"The disparity here is really vivid," he said.

The trail is full of young pine trees standing shoulder to shoulder. A small path leads along a lagoon where a sleeping bag sits buried beneath leaves and other debris. Nearby, an abandoned Island Packet newspaper box lies on its side. The top sits several feet away, the blue metal caved in and its bounty of coins long-since looted. Like the other spots, this one follows the same pattern: within walking distance of a convenience store and situated on a body of water.

Ballard was released from jail early Wednesday, before breakfast. He had 45 cents and half a pack of generic cigarettes. He hitchhiked, catching the attention of three motorists -- one who got him to Bluffton, a sheriff's deputy he says threatened to arrest him and another driver who got him to the island. The trip took four hours.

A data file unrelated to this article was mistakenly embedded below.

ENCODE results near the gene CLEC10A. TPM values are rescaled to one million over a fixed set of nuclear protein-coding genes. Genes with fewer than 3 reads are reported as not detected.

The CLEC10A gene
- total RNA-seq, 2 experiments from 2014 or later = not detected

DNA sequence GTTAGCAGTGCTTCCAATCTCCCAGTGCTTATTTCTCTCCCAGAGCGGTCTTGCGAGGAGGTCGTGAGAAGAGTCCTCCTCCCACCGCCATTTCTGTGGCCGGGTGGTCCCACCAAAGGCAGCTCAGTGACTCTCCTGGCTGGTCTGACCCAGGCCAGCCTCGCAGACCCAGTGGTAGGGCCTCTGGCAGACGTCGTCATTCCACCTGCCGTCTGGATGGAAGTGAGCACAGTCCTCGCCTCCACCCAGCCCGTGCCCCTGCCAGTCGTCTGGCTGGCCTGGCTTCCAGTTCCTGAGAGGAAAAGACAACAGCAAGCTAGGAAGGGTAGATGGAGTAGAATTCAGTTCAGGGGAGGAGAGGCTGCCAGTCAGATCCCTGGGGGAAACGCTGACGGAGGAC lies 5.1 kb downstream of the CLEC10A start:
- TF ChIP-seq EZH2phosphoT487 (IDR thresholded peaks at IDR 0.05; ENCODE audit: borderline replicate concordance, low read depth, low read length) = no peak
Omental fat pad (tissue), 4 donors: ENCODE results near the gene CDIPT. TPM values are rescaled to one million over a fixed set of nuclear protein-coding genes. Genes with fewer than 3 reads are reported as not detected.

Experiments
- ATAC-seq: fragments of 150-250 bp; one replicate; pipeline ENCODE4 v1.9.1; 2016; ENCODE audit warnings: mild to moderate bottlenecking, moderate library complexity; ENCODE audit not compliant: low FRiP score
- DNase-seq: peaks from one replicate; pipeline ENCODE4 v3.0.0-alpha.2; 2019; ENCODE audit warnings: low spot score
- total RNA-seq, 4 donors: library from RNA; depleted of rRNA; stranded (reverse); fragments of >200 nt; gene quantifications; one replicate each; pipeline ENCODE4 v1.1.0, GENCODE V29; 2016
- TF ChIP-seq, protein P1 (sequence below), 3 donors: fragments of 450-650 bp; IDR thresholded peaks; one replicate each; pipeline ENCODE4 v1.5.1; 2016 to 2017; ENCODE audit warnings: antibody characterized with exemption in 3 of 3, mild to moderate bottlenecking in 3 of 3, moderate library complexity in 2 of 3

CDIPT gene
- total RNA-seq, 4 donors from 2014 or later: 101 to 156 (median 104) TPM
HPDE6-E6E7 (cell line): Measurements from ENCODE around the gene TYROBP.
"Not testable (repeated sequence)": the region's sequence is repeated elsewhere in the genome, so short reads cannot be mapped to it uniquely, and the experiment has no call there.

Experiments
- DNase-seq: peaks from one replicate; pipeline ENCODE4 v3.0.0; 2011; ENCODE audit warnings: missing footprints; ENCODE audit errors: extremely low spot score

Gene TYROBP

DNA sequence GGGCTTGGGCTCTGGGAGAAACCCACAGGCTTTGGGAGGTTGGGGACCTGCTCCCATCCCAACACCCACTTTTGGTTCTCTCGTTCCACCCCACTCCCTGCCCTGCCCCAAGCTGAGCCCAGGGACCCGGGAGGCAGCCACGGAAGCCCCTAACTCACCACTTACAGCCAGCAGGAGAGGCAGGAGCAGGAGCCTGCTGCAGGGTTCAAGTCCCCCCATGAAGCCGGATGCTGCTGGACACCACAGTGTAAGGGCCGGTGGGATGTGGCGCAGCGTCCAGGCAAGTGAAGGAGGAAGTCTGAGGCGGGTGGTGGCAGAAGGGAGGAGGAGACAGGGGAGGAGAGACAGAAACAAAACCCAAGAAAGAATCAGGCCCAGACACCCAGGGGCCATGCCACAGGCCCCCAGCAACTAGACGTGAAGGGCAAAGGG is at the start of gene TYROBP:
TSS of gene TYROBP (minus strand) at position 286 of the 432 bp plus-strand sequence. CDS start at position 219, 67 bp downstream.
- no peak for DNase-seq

By 1 p.m., he already had retrieved one of his trash bags that contained a mattress, camouflaged hat and other personal belongings. He celebrated his freedom with a friend, a construction worker who owns a trailer off Wild Horse Road. They sat on a fallen tree not far from where Hector's body was found. Ballard hadn't eaten yet, but his 40-ounce King Cobra was about half-gone. He said he'd rather have a beer than food anyway because he just got out of jail. He talked about getting another job working with animals.

His friend talked about getting him off the streets.

"Nobody should be living like this," the friend said, as he sipped his own can of malt liquor.

Or dying that way either.

Even now, Hector remains homeless.

Authorities were unable to locate any relatives. The coroner's office held his body for about a month before cremating the remains.

The ashes will now sit on a shelf with the rest of the unclaimed or unnamed.

Unless someone comes to bring him home.